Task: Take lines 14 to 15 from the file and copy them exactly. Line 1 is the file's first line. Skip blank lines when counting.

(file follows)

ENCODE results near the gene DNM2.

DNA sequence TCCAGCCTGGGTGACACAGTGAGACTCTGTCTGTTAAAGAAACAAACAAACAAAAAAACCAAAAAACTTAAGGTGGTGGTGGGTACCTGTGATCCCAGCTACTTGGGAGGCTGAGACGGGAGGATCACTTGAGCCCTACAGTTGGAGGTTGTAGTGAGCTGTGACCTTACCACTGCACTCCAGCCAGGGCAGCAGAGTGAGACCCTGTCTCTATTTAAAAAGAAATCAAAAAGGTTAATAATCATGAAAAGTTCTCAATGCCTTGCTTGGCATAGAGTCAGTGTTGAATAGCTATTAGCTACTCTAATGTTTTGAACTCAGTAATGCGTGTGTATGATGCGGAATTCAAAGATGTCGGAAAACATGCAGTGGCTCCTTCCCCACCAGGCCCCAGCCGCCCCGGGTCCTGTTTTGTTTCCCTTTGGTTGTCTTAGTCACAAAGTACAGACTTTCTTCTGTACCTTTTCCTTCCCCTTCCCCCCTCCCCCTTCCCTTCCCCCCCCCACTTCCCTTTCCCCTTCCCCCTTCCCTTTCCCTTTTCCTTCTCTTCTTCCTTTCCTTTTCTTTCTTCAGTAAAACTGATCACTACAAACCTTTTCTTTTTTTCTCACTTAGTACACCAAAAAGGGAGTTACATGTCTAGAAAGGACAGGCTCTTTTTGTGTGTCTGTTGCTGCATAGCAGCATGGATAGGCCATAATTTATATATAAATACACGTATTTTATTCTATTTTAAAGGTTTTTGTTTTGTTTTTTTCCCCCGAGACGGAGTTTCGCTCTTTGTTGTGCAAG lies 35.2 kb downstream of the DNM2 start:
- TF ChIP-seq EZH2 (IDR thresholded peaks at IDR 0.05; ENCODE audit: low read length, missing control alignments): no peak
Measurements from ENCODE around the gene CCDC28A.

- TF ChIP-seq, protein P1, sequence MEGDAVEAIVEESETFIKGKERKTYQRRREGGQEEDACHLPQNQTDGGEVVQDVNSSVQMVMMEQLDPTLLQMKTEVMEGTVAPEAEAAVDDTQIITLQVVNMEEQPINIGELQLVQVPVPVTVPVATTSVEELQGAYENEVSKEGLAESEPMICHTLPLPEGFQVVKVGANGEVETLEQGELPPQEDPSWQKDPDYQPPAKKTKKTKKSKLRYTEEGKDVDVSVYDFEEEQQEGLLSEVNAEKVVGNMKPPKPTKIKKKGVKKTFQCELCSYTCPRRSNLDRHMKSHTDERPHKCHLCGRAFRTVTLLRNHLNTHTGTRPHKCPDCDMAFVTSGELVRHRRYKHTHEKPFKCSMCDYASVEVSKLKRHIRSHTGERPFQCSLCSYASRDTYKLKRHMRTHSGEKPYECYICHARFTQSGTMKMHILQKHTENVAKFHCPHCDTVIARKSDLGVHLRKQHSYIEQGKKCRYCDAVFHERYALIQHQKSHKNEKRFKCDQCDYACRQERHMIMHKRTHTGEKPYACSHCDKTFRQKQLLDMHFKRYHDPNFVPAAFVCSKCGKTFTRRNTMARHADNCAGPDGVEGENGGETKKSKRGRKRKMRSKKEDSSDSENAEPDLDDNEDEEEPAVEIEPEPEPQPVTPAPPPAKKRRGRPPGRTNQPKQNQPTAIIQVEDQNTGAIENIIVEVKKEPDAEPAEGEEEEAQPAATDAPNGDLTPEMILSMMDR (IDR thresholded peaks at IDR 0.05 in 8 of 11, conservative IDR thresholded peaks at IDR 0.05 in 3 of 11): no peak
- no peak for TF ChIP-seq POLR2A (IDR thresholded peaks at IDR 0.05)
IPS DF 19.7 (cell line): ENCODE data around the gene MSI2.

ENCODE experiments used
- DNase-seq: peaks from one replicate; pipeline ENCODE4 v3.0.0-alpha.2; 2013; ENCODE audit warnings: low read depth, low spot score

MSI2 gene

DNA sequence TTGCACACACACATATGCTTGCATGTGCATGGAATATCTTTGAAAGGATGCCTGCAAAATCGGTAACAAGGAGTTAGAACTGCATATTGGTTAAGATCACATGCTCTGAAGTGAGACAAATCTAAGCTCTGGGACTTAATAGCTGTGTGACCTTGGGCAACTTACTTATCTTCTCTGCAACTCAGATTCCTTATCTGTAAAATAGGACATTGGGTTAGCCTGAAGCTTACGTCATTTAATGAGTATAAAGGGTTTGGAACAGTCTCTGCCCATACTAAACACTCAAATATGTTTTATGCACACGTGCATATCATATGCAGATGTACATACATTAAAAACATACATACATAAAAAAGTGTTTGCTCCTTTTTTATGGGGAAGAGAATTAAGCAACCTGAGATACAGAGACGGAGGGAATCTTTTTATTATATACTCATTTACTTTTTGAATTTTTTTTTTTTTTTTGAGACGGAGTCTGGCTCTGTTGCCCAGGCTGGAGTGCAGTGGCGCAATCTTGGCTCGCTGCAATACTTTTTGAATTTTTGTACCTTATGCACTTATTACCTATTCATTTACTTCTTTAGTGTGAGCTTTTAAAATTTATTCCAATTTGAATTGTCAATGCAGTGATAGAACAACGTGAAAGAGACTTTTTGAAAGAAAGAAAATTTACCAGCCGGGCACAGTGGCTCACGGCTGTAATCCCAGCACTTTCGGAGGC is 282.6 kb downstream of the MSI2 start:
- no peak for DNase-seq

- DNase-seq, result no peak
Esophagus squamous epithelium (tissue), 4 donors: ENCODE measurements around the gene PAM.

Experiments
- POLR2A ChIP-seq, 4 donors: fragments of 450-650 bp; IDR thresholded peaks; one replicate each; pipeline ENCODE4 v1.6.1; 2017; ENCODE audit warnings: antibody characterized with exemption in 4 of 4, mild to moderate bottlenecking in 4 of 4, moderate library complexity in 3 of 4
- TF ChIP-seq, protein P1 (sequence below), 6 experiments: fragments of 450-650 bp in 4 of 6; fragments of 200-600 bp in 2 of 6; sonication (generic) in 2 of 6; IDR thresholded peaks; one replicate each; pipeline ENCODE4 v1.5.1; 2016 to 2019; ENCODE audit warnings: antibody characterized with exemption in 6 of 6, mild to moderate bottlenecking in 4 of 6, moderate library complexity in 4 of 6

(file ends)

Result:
Esophagus squamous epithelium (tissue), 4 donors: ENCODE measurements around the gene PAM.

Experiments